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Should You Move or Change Your Filming Date?



You get all excited to make a project, you’ve got a script, a crew, actors. But then someone drops out or it starts raining or the location falls through. So you decide to push back a day. Or a weekend. Or a month. Or until everything is perfect for your shoot.


Right? We all want a perfect, smooth, easy shoot. So that’s the right answer, right?


Wrong. Rescheduling is not always the best answer.


At this point I know that with a few exceptions, a project that changes filming dates more than once will likely never be filmed. Changing dates is unprofessional and tells me a filmmaker isn’t motivated and willing to work hard to get their project made. They are scared and unable to handle the stress of filmmaking.


It makes me not want to work with them in any capacity (actor, producer, director).


There are a few exceptions: major incidents that require more time to fix. I was supposed to First AD a short film when our location flooded, ok, we had to reschedule.


It’s also more acceptable when there’s plenty of notice and no real dates set yet. I was directing a project that had set to film in “July” and pushed to October to refine the script.  

But if you have told people you are filming June 13th and on June 10th your gaffer books another gig or your actor gets an audition you do NOT have to move your filming date. You find a new actor and reach out to other gaffers.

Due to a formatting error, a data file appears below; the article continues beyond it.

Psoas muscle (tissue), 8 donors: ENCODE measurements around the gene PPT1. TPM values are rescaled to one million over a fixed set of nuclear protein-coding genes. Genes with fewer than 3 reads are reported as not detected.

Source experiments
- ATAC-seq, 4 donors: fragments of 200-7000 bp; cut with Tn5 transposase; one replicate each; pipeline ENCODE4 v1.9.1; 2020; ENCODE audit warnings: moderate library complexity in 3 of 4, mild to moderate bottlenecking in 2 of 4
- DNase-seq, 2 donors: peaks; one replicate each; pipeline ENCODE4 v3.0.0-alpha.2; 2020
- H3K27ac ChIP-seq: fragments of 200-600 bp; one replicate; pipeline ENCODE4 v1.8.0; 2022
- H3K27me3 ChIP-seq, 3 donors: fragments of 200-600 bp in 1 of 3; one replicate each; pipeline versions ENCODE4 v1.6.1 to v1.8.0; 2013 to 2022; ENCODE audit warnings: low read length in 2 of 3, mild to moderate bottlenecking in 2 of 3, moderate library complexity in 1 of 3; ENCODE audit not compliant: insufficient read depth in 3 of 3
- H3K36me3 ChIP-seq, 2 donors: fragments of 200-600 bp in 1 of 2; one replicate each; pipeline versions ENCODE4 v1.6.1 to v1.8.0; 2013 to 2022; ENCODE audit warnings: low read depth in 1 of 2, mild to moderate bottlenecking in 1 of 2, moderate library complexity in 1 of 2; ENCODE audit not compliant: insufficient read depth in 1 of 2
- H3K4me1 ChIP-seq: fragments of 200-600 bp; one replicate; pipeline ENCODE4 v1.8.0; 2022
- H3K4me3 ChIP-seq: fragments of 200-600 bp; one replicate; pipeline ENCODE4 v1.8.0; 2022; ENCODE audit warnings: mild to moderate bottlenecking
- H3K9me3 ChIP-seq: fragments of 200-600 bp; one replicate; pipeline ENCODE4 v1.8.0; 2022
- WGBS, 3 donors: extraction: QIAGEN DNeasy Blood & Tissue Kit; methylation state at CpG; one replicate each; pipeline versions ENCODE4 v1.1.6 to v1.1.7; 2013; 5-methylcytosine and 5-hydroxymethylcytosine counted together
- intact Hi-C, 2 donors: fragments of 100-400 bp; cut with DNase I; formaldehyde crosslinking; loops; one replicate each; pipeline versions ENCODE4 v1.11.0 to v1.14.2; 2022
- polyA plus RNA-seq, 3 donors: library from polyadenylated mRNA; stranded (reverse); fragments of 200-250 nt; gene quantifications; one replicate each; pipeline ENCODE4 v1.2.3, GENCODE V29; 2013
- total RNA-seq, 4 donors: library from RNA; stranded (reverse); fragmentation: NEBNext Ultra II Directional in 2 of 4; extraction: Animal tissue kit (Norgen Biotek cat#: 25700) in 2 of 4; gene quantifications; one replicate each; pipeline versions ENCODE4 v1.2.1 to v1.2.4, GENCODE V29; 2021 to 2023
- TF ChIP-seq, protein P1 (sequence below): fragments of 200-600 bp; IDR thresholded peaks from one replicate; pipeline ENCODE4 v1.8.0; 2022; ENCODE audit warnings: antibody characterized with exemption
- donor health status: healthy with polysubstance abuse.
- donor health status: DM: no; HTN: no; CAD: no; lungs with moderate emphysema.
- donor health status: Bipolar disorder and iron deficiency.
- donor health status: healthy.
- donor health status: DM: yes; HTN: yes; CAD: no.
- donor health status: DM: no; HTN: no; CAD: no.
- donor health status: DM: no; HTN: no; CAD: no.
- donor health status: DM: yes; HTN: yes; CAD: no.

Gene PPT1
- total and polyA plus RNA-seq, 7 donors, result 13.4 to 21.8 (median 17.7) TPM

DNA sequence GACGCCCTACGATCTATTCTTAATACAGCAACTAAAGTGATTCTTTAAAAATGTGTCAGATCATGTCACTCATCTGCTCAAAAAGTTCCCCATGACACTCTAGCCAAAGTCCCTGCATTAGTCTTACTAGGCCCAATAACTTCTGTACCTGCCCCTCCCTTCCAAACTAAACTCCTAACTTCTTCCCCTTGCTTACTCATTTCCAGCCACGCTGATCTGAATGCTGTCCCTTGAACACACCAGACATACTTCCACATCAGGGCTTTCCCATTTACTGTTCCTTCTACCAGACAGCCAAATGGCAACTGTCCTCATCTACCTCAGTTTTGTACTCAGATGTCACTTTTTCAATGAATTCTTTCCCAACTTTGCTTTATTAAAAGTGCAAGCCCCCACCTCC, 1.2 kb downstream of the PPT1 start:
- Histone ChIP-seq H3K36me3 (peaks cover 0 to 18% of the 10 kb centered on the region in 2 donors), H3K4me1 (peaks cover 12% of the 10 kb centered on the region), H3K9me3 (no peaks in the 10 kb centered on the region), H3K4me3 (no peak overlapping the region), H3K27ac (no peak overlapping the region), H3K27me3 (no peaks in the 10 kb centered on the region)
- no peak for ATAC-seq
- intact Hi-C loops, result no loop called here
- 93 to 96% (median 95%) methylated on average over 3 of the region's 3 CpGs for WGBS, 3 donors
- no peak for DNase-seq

I’ve had people drop out 2 hours before call time and hired replacements while driving to set. I’ve lost locations in the middle of the day and rewritten scenes to take place somewhere else.


Filmmaking is NEVER perfect and things ALWAYS go wrong. The way you handle those situations is what makes you a stronger filmmaker. If you keep waiting for everything to be perfect you will be waiting a long time.


If you can AT ALL help it do NOT change filming dates. Your crew and cast has likely turned down other work or gotten time off from day jobs to be available on those dates. Changing it up is disrespectful of their time.


So the next time something happens and you want to cancel or push filming, challenge yourself to solve the problem first. Reach out for help, post in facebook groups, rewrite scenes, hold auditions over Skype to recast a role, but do NOT just give up.


IF you have exhausted all options and the ONLY way to make the film you want to make is to push, push. But only once. Otherwise nothing will get made and nothing will change. Filmmaking is a challenge, but that’s why we love it.


What are the reasons you’ve had to change filming dates?

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